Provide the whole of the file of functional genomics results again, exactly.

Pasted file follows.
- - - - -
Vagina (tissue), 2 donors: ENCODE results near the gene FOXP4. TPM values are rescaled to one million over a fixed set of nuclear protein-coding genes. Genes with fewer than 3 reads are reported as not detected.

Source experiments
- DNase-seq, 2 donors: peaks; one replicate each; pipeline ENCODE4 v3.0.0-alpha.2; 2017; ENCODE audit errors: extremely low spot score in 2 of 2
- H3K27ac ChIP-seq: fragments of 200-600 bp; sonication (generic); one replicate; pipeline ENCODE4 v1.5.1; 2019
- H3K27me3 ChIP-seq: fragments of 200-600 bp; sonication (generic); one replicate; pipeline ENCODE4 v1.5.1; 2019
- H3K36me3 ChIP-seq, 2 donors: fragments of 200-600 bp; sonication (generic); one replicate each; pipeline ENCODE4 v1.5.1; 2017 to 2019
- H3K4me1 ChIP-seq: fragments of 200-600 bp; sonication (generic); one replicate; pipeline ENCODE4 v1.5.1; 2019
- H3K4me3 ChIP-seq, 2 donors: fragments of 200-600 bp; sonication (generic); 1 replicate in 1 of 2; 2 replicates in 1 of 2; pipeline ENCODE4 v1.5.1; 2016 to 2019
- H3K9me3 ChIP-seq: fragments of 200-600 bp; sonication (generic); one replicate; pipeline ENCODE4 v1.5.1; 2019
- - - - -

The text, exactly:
Vagina (tissue), 2 donors: ENCODE results near the gene FOXP4. TPM values are rescaled to one million over a fixed set of nuclear protein-coding genes. Genes with fewer than 3 reads are reported as not detected.

Source experiments
- DNase-seq, 2 donors: peaks; one replicate each; pipeline ENCODE4 v3.0.0-alpha.2; 2017; ENCODE audit errors: extremely low spot score in 2 of 2
- H3K27ac ChIP-seq: fragments of 200-600 bp; sonication (generic); one replicate; pipeline ENCODE4 v1.5.1; 2019
- H3K27me3 ChIP-seq: fragments of 200-600 bp; sonication (generic); one replicate; pipeline ENCODE4 v1.5.1; 2019
- H3K36me3 ChIP-seq, 2 donors: fragments of 200-600 bp; sonication (generic); one replicate each; pipeline ENCODE4 v1.5.1; 2017 to 2019
- H3K4me1 ChIP-seq: fragments of 200-600 bp; sonication (generic); one replicate; pipeline ENCODE4 v1.5.1; 2019
- H3K4me3 ChIP-seq, 2 donors: fragments of 200-600 bp; sonication (generic); 1 replicate in 1 of 2; 2 replicates in 1 of 2; pipeline ENCODE4 v1.5.1; 2016 to 2019
- H3K9me3 ChIP-seq: fragments of 200-600 bp; sonication (generic); one replicate; pipeline ENCODE4 v1.5.1; 2019